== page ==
The Incomprehensible Witness of Forgiveness (Part Two)
Being the first to forgive may indeed be otherworldly
Seven years ago, I wrote about the extraordinary acts of forgiveness extended by family members of the black churchgoers massacred by Dylann Roof in Charleston, South Carolina on June 15, 2015. I titled that piece, like this one, “The Incomprehensible Witness of Forgiveness.” What struck me then—and now—is how offensive the idea of forgiveness sounds to so many.
In 2015, I was responding in part to New York Times columnist Roxane Gay, who insisted that some acts like the Charleston massacre are “beyond forgiving” and that she personally was “done forgiving.” Curiously, Gay still expressed “deep respect” for those family members who forgave, all of whom acted out of their Christian commitments. But as I wrote in response to her essay:
If forgiveness really merits condemnation or skepticism, then why not focus on those who gave it instead of deflecting, deconstructing, or downplaying their acts? The scandal of forgiveness does not lie with the media or the narrative—it lies with the very nature of Christian forgiveness: “Just as the Lord has forgiven you, so you also must forgive.” And when Peter asked Jesus, “Lord, if another member of the church sins against me, how often should I forgive? As many as seven times?” Jesus replied, “Not seven times, but, I tell you, seventy-seven times.”
If the kind of forgiveness commanded by Jesus is indeed incomprehensible, it should be unsurprising that many people will reject it as misguided or even immoral. The challenge for those whose faith commands forgiveness—Christian or otherwise—is to show why it matters.
In the News
Last week, my post about “pandemic forgiveness” engaged with Emily Oster’s Atlantic article, “Let’s Declare a Pandemic Amnesty.” I also reflected on the nature of forgiveness by drawing upon many of the same sources I referenced in my earlier piece on Charleston. While I wasn’t sure what pandemic reconciliation would look like on a social level, I suggested that we might look first to our individual relationships with friends and family whose pandemic choices created relational rifts.
I received some strong reactions in comments on Substack, on Twitter, and in private messages. For those of you who don’t want to scroll through the Twitter responses (365 at the time of this writing), here are a few that reflect their substance and tone:
Among the negative Substack comments, reader Eric W. wrote:
“Hell no. . . . We will never forgive. We will never forget.”
Reader Maureen wrote:
Your essay is nothing but self-serving BS. . . . And, for what it’s worth, speak for yourself. Some of us have no “COVID missteps” to apologize for. Not all of us have made “pandemic mistakes.”
Reader Paul R. wrote me privately to say: “F*ck you. You and everyone else who ruined people’s lives should get the worst kind of cancer. Eat Sh*t and die” (asterisks mine).
In My Head
I’m sure that some of the vitriol came my way after Emily Oster retweeted my post; indeed, many of the Twitter responses to my post seem directed at her. But most of the responses I have highlighted above came from people responding directly to me.
A number of the responses conflated forgiveness with either reconciliation or justice. Reconciliation, as I noted last week, is only possible when forgiveness is matched with repentance. Justice operates outside of the realm of forgiveness and repentance, and it is usually administered by the state.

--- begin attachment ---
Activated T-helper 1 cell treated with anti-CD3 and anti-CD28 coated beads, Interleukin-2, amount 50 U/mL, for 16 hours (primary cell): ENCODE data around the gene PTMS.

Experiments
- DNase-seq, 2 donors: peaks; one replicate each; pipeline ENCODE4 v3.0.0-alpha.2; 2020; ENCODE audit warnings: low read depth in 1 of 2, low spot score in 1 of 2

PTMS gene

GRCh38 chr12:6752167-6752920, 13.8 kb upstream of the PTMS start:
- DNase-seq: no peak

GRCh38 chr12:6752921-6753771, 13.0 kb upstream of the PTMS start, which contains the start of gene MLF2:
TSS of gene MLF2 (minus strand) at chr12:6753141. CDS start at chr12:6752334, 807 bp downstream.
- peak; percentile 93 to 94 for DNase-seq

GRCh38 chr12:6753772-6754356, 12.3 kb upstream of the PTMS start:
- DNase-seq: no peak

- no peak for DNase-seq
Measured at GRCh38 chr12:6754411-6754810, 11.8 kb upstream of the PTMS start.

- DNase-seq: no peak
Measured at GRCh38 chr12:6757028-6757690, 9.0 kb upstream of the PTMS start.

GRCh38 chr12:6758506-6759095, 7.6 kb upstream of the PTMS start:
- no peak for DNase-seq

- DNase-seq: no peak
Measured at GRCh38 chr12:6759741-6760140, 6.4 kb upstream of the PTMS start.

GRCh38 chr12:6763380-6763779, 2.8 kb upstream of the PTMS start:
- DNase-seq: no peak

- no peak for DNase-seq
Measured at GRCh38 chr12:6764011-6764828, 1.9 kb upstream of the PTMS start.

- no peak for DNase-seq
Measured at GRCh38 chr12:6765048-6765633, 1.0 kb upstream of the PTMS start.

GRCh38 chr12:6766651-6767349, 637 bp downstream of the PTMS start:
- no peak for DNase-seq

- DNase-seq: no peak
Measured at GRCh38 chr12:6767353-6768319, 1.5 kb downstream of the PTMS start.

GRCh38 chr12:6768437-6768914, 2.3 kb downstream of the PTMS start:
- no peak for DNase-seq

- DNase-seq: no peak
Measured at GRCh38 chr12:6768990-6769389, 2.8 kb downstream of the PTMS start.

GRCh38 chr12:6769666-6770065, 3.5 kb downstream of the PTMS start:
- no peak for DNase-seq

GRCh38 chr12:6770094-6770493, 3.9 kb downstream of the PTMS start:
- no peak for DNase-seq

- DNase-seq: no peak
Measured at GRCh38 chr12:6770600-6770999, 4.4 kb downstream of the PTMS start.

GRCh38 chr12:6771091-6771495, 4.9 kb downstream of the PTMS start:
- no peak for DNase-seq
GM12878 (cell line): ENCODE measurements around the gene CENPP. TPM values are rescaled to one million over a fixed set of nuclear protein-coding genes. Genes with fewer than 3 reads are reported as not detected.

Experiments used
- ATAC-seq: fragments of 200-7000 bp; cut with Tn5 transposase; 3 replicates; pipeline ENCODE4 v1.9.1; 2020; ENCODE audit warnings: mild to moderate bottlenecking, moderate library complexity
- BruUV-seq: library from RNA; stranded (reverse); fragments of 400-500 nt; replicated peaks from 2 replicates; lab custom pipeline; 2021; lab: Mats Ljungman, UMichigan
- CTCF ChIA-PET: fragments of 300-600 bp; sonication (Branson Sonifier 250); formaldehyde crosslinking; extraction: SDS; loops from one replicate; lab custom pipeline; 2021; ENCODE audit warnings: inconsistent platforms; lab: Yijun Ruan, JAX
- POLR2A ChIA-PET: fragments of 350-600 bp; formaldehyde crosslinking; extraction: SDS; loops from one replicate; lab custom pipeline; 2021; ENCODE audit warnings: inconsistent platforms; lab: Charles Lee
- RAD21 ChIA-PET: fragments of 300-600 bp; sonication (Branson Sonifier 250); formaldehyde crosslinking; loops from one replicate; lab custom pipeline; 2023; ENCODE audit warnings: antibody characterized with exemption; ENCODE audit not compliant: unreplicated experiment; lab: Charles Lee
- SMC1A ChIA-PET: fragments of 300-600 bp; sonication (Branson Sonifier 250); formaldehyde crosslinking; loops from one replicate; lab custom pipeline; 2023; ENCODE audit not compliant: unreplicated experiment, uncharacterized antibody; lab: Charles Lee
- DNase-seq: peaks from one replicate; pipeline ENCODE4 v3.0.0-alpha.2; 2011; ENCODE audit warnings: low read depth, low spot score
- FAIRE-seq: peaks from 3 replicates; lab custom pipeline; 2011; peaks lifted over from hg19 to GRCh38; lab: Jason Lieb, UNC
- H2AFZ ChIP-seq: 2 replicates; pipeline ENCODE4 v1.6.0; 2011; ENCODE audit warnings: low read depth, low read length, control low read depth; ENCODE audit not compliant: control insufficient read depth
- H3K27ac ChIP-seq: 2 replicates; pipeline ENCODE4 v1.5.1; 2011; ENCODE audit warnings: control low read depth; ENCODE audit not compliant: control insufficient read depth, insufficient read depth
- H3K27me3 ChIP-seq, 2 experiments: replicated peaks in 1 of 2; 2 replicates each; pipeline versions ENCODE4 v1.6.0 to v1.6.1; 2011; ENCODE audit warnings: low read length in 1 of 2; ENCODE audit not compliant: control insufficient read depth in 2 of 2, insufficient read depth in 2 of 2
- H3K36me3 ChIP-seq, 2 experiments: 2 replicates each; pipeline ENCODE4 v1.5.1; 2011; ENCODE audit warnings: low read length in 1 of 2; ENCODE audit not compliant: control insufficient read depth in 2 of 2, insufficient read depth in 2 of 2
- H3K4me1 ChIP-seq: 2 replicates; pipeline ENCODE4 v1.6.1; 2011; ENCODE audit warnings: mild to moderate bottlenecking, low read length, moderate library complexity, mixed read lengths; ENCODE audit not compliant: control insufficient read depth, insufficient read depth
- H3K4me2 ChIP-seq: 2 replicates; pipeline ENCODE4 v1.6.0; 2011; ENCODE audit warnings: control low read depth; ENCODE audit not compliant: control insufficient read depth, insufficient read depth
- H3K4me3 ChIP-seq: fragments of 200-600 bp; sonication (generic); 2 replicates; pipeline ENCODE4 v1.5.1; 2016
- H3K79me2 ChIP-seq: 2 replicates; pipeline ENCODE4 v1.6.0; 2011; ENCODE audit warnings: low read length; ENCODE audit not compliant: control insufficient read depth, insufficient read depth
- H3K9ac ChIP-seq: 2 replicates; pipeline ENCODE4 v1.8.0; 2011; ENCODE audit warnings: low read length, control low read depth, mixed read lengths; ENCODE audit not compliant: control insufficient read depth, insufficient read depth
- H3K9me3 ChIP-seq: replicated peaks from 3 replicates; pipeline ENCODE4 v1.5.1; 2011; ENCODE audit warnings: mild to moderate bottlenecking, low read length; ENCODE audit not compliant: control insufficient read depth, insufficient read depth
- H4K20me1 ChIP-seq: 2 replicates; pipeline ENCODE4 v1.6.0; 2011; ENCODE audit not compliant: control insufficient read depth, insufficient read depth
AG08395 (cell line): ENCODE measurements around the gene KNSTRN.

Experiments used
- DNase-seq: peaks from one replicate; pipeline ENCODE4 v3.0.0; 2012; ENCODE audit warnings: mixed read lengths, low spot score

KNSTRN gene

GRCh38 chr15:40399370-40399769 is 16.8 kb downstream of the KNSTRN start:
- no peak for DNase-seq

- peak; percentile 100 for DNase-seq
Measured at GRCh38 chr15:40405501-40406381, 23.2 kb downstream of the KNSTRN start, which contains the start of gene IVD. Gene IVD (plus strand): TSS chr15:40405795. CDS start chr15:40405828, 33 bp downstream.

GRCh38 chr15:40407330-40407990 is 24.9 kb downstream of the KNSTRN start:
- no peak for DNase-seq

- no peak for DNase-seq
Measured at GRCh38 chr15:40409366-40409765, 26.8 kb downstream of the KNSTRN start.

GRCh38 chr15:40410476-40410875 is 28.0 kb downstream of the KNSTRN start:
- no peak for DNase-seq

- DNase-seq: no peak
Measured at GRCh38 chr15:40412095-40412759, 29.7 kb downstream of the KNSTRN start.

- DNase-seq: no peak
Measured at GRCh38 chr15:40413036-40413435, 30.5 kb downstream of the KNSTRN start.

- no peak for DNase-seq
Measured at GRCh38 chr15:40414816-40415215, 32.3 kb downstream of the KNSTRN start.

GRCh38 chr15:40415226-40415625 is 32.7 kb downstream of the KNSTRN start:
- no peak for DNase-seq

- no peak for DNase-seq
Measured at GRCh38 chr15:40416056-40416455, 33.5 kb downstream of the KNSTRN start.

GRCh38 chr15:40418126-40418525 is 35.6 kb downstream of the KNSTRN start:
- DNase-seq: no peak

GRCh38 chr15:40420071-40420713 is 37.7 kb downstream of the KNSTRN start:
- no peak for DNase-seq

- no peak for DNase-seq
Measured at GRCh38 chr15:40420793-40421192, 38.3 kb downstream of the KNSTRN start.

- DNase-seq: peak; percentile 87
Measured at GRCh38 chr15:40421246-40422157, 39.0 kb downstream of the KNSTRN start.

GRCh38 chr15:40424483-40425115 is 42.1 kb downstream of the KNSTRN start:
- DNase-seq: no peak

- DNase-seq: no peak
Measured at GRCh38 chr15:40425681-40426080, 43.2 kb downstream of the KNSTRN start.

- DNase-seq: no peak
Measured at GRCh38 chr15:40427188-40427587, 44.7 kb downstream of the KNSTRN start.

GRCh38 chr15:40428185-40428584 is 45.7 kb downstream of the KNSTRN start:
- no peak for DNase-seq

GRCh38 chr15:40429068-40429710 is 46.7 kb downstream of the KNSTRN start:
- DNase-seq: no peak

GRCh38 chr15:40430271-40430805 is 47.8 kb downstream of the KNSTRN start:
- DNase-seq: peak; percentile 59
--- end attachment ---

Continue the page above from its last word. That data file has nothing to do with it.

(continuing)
Some of those responding to my post focused on public commentators and officials whose words and actions caused harm over the course of the pandemic. My post instead advocated for forgiveness and repentance in our interpersonal relationships:
It is more plausible—and more actionable—to think about forgiveness and repentance in our individual and interpersonal relationships. Like you, I have friends and family whose pandemic choices have complicated and in some cases wounded our relationships. In many of these cases, forgiveness is far preferable to holding grudges or keeping score.
In my own case, I know of strained relationships in both directions: some of my friends and family were more cautious than I thought warranted while others were not cautious enough.
It may be that those responding to my post are unwilling to forgive their friends and family. But as the family members of those murdered in Charleston demonstrate, forgiveness is possible—and often extraordinarily powerful. And some of the most powerful examples of forgiveness precede both reconciliation and justice.
In fact, even seemingly mundane acts of forgiveness transcend ordinary human interactions. Injustices large and small cannot be fully remedied by any act of human justice or vengeance. But forgiveness can cancel an unpayable debt. As I wrote in 2015, forgiveness “may be the most God-like power we possess.”
In the World
If the tenor of the responses to last week’s post is any kind of a bellwether of broader social tensions, there’s much to be said about the political implications. I hope to do so in a later post. But for now, I don’t want to lose sight of the fundamental premise of last week’s post: the personal and political power of forgiveness.
The acts of forgiveness that emerged after the Charleston massacre are covered in the 2019 film, Emanuel. As the film’s website notes:
Featuring intimate interviews with survivors and family members, Emanuel, from Executive Producers Stephen Curry and Viola Davis, & Co-Producer Mariska Hargitay, is a poignant story of justice and faith, love and hate, examining the healing power of forgiveness.
I appreciate the film’s nuance in covering not only those who forgave but also those who were unable to forgive. The Charleston massacre is a tragedy of immense evil, and the pain and loss it inflicted will be felt for decades. But it is punctuated by the powerful—and incomprehensible—witness of forgiveness.